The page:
Fig. 1
figure 1

Examples of Instances for ADR reporting. Several types of ADRs warrant reporting to Health Canada. All suspected serious ADRs must be reported, as well as delayed or quick onset ADRs. Even when an ADR is not certain, it is best practice to report the event to Health Canada

Adapting to Health Canada’s new mandate will require important changes to ensure quality reporting

Unfortunately, healthcare settings are plagued with heavy workloads, multitasking, constant interruptions, and labor shortages [8]. For this reason, patients might feel that they are a burden and may hesitate when it comes to reporting any side effects to medications. Patients must be made aware of the “5 Questions to Ask about Your Medications” [11]. Having these questions on a poster board in the pharmacy or hospital might help to remind and encourage patients to actively seek answers to any questions they may have about their medications. If patients are not comfortable speaking to their own health care provider about their medication concerns, there should be a staff member available in the hospital that could readily document their medication concerns and relay that information to a qualified health care professional. Improving the safety of medications is one of the most significant ways in which we can enhance the quality of healthcare. ISMP Canada is an organization put in place to advance medication safety and to ensure reliable medication practices in all points of healthcare. To further improve ADR reporting, ISMP Canada has made an anonymous reporting tool available to health professionals and patients, where they could report any medication incidents [9].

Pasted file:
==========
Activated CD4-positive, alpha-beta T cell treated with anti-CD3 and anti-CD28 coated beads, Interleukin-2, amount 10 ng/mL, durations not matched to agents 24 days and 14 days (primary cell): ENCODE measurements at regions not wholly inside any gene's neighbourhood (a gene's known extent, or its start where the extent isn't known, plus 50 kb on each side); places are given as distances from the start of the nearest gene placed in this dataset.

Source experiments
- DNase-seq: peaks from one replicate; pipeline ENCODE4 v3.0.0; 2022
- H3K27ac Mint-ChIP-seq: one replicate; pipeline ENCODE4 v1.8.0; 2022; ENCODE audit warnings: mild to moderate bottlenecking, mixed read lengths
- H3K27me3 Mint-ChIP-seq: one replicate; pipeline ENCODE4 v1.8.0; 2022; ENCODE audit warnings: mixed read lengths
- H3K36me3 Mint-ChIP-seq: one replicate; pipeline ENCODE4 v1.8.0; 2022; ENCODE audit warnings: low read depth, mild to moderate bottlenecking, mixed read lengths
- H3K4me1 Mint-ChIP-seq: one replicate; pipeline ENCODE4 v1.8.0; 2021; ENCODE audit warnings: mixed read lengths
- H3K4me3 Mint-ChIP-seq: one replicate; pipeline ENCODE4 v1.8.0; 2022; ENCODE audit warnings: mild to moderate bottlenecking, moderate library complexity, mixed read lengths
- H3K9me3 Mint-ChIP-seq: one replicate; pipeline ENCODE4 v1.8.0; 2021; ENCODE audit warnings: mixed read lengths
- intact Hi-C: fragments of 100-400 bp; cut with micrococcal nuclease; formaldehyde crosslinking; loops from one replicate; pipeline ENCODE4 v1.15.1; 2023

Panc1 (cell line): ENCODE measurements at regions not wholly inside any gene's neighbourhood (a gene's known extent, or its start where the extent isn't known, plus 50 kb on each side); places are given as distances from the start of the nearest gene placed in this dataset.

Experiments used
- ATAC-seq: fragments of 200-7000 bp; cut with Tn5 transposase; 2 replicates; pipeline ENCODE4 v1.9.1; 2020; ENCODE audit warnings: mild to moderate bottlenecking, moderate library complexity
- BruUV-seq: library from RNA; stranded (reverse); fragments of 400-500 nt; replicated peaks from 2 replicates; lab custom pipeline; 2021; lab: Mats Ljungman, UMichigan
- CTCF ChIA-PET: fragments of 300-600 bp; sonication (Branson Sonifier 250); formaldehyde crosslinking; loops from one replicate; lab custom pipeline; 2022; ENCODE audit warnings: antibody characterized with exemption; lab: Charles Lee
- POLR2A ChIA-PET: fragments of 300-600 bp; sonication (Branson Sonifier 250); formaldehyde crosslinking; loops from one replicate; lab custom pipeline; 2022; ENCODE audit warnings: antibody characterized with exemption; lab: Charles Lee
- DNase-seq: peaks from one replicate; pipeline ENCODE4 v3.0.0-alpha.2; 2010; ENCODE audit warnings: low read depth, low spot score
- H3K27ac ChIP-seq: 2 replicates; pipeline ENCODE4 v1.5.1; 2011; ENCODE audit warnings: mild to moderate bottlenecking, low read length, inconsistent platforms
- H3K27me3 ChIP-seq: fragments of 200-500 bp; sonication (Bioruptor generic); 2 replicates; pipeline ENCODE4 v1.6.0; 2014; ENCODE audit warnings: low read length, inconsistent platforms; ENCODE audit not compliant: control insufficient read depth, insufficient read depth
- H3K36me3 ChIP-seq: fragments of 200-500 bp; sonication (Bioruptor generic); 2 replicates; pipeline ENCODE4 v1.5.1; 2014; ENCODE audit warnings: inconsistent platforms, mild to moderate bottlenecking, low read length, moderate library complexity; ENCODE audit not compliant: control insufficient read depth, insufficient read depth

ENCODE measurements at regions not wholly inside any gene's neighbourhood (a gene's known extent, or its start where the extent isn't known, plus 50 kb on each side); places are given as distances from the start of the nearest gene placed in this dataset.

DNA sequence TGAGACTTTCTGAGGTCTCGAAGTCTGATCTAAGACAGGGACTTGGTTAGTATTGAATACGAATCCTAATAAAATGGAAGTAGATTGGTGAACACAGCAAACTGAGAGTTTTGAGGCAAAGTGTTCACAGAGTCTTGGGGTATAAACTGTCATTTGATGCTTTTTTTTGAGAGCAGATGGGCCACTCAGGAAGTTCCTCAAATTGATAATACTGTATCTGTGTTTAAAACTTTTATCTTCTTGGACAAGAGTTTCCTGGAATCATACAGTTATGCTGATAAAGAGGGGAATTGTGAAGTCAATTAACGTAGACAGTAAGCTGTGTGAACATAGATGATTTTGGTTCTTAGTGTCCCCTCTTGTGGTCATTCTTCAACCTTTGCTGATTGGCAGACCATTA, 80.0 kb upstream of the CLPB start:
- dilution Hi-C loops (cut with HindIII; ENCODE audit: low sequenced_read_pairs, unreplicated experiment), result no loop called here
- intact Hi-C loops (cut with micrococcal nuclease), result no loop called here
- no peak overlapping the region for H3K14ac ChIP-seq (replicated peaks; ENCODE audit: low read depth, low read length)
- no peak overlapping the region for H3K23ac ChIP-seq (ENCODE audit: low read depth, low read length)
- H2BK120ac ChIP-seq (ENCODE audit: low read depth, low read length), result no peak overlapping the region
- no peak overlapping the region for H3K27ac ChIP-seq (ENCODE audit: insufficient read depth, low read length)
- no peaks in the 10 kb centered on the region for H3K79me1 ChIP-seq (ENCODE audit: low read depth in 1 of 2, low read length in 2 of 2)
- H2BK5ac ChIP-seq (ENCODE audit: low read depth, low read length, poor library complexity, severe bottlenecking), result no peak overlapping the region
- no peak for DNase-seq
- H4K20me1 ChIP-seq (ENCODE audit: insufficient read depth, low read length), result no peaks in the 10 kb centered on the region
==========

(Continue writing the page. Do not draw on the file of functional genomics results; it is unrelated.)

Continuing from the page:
The new regulation mandating the reporting of serious ADRs and MDIs by hospitals will have a large administrative and operational burden on hospital pharmacists and other hospital workers. Furthermore, mandatory reporting may adversely impact the hospital budget as well as the quality of care offered to patients [8]. Therefore, the involvement of a senior leadership team dedicated to complying with the new regulations will greatly facilitate quality reporting. It would be detrimental to patient care if the current front-line hospital providers were to be diverted from their current roles in order to invest more time into reporting ADRs to Health Canada.